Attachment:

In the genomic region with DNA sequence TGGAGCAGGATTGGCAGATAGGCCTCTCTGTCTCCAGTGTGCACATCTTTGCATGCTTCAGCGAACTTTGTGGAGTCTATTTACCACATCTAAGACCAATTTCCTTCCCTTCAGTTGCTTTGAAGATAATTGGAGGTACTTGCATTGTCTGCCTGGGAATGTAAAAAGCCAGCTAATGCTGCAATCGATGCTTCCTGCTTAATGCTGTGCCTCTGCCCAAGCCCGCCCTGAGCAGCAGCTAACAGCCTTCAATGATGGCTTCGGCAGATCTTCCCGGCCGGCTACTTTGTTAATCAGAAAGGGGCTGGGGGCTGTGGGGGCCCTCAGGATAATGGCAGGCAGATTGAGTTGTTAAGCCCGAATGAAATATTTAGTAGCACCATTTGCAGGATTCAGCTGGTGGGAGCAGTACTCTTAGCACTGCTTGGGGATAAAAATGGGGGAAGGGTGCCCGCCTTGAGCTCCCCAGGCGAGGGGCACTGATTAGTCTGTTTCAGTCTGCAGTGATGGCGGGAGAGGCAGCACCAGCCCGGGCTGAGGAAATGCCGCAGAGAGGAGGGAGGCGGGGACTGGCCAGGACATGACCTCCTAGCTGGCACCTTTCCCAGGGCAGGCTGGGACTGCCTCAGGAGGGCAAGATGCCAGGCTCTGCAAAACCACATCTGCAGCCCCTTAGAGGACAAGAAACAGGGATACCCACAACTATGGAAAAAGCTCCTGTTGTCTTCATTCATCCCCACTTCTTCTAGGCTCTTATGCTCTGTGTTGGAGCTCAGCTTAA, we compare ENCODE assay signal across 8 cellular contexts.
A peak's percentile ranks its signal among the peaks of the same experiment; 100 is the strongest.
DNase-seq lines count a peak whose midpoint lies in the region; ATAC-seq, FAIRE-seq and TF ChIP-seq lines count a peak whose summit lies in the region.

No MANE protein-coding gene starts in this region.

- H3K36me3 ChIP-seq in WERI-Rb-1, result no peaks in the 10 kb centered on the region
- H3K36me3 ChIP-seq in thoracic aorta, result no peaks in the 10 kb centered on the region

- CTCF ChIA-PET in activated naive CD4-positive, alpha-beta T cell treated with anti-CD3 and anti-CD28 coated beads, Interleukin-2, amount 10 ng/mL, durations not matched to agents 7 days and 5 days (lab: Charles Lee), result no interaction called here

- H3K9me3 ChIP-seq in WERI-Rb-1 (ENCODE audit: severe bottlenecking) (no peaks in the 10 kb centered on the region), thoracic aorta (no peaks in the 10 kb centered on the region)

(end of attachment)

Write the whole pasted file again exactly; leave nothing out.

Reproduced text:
In the genomic region with DNA sequence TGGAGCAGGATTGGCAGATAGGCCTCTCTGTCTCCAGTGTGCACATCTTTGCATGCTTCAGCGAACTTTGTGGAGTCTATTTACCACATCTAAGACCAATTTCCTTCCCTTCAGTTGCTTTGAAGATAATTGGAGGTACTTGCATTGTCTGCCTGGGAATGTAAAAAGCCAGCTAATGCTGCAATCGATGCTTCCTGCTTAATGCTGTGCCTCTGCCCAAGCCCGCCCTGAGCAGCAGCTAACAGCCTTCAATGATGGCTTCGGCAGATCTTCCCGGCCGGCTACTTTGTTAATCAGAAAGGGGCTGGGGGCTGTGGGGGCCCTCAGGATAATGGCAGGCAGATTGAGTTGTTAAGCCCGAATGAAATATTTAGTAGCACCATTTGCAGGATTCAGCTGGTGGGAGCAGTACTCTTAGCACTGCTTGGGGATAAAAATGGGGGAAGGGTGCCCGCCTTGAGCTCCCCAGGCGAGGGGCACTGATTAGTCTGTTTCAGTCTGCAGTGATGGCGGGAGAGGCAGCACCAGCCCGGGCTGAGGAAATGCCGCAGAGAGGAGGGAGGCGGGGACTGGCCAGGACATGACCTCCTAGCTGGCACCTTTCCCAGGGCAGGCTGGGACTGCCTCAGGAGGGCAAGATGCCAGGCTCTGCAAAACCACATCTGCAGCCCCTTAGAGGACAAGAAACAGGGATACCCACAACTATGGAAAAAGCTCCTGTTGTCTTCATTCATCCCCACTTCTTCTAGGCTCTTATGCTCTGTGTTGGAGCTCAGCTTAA, we compare ENCODE assay signal across 8 cellular contexts.
A peak's percentile ranks its signal among the peaks of the same experiment; 100 is the strongest.
DNase-seq lines count a peak whose midpoint lies in the region; ATAC-seq, FAIRE-seq and TF ChIP-seq lines count a peak whose summit lies in the region.

No MANE protein-coding gene starts in this region.

- H3K36me3 ChIP-seq in WERI-Rb-1, result no peaks in the 10 kb centered on the region
- H3K36me3 ChIP-seq in thoracic aorta, result no peaks in the 10 kb centered on the region

- CTCF ChIA-PET in activated naive CD4-positive, alpha-beta T cell treated with anti-CD3 and anti-CD28 coated beads, Interleukin-2, amount 10 ng/mL, durations not matched to agents 7 days and 5 days (lab: Charles Lee), result no interaction called here

- H3K9me3 ChIP-seq in WERI-Rb-1 (ENCODE audit: severe bottlenecking) (no peaks in the 10 kb centered on the region), thoracic aorta (no peaks in the 10 kb centered on the region)